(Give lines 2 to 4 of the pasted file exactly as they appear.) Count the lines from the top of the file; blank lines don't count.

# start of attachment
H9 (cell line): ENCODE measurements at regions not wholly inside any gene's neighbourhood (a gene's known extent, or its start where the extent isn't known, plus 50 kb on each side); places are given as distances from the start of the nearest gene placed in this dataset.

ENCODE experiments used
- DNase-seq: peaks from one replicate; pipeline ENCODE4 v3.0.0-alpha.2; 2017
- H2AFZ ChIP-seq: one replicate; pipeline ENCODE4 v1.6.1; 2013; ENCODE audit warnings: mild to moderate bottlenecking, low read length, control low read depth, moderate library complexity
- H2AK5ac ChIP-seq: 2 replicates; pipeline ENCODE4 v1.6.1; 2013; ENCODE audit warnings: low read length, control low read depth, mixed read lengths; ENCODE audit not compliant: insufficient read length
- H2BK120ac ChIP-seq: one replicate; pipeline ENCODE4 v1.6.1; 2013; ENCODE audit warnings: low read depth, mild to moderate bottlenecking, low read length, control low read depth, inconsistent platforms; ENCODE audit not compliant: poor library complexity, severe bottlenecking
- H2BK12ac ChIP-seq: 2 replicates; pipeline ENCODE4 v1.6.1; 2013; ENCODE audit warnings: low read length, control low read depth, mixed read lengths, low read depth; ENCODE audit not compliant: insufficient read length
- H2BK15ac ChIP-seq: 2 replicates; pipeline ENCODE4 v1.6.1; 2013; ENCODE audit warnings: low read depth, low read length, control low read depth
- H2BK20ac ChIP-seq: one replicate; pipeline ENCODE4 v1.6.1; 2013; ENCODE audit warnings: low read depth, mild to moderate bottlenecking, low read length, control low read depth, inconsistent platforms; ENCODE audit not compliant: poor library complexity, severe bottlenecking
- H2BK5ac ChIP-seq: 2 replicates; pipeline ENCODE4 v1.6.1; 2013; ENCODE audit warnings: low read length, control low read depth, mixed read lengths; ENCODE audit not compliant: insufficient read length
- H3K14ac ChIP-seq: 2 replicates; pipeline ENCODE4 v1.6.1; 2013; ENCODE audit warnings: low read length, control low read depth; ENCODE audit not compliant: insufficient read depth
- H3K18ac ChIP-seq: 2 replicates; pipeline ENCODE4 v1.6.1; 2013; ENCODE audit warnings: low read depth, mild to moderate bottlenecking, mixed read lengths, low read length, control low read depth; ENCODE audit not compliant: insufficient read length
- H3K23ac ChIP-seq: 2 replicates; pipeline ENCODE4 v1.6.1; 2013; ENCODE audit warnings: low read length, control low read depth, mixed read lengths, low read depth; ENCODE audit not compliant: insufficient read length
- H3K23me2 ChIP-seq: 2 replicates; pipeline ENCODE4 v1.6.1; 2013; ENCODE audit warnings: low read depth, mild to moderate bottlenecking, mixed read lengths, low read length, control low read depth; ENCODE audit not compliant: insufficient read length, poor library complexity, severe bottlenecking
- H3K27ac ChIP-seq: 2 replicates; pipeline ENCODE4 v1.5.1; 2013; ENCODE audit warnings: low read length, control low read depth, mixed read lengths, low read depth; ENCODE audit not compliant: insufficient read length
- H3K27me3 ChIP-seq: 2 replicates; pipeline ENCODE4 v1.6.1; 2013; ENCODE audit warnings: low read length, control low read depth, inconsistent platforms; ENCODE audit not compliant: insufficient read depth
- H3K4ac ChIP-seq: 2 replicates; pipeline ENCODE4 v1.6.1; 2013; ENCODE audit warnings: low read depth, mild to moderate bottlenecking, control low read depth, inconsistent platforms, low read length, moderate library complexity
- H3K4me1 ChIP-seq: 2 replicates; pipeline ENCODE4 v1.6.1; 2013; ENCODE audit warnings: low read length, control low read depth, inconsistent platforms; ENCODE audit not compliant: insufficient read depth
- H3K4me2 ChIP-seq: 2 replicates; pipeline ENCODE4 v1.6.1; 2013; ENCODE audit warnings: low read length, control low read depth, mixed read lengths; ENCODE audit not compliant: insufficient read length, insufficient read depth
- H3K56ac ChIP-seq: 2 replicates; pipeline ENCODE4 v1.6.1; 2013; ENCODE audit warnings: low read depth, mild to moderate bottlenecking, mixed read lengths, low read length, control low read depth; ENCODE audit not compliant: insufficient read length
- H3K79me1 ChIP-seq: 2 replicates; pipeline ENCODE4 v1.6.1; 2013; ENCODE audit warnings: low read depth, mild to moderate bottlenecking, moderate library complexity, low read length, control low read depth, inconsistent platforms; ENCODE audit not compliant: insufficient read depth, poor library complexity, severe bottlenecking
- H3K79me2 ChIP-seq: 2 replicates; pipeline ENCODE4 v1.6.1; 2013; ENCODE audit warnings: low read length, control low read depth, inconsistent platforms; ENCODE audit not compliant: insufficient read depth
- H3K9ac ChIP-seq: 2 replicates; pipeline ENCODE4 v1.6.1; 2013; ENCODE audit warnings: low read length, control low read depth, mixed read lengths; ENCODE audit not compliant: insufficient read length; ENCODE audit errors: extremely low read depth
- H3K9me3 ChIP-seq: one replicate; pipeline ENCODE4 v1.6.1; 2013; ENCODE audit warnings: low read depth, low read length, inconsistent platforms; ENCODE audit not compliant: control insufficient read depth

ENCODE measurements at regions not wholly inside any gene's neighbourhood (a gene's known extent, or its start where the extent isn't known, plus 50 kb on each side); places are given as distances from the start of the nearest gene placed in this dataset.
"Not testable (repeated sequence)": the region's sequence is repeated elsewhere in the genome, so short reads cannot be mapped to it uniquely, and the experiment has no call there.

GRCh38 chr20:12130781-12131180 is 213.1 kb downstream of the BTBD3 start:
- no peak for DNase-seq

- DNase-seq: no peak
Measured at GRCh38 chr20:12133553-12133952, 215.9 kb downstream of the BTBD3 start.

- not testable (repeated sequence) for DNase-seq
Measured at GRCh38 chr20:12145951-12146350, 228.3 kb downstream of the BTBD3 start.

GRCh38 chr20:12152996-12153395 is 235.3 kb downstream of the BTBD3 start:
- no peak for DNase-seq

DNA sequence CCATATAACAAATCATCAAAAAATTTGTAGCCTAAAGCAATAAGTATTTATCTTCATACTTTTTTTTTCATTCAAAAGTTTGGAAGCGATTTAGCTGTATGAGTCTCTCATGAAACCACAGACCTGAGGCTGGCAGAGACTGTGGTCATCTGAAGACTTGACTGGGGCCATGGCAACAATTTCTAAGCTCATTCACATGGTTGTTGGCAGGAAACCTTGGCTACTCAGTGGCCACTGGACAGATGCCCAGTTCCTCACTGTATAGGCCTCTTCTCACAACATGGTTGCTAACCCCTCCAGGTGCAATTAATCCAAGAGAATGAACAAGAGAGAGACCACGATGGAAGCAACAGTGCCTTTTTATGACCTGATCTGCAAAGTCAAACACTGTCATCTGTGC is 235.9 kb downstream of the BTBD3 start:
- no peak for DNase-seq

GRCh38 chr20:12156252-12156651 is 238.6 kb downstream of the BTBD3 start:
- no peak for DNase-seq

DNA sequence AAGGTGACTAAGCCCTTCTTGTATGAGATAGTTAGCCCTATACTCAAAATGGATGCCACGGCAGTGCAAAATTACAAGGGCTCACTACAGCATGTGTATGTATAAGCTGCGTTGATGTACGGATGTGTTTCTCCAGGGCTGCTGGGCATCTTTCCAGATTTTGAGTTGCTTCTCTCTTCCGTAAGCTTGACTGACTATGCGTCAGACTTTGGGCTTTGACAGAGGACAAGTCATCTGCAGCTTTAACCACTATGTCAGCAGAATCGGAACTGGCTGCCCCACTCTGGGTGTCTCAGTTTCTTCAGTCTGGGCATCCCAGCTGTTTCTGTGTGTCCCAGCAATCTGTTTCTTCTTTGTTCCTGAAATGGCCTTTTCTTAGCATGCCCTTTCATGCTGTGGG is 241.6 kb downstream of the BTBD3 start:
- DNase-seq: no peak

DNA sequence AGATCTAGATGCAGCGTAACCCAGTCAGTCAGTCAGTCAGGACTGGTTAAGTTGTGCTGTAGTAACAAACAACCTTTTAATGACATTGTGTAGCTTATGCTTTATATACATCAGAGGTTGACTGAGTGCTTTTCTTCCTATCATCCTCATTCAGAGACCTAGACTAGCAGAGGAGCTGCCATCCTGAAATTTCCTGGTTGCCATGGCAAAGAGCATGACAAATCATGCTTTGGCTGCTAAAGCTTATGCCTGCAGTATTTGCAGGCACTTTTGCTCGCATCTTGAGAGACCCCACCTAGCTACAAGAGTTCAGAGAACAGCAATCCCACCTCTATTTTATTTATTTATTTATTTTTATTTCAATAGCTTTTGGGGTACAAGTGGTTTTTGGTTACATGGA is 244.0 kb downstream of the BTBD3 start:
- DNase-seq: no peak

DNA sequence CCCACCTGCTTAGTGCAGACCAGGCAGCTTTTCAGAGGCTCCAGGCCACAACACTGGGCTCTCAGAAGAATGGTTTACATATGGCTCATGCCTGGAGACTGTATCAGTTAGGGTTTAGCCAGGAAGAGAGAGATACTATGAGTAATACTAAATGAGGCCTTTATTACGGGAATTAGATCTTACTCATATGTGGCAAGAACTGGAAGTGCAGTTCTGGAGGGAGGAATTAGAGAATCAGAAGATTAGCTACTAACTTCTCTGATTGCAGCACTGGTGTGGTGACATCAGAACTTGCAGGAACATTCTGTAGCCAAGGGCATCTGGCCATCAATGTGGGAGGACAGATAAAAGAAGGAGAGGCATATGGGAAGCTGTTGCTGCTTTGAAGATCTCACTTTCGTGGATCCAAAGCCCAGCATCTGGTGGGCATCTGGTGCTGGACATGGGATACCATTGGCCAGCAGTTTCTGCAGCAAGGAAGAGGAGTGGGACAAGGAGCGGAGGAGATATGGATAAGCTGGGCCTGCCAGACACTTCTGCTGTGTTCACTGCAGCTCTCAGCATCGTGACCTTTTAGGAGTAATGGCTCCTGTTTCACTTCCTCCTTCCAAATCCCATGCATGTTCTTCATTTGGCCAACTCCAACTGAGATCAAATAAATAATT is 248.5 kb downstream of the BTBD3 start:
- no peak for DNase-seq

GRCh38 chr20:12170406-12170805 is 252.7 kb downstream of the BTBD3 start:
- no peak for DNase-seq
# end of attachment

ENCODE experiments used
- DNase-seq: peaks from one replicate; pipeline ENCODE4 v3.0.0-alpha.2; 2017
- H2AFZ ChIP-seq: one replicate; pipeline ENCODE4 v1.6.1; 2013; ENCODE audit warnings: mild to moderate bottlenecking, low read length, control low read depth, moderate library complexity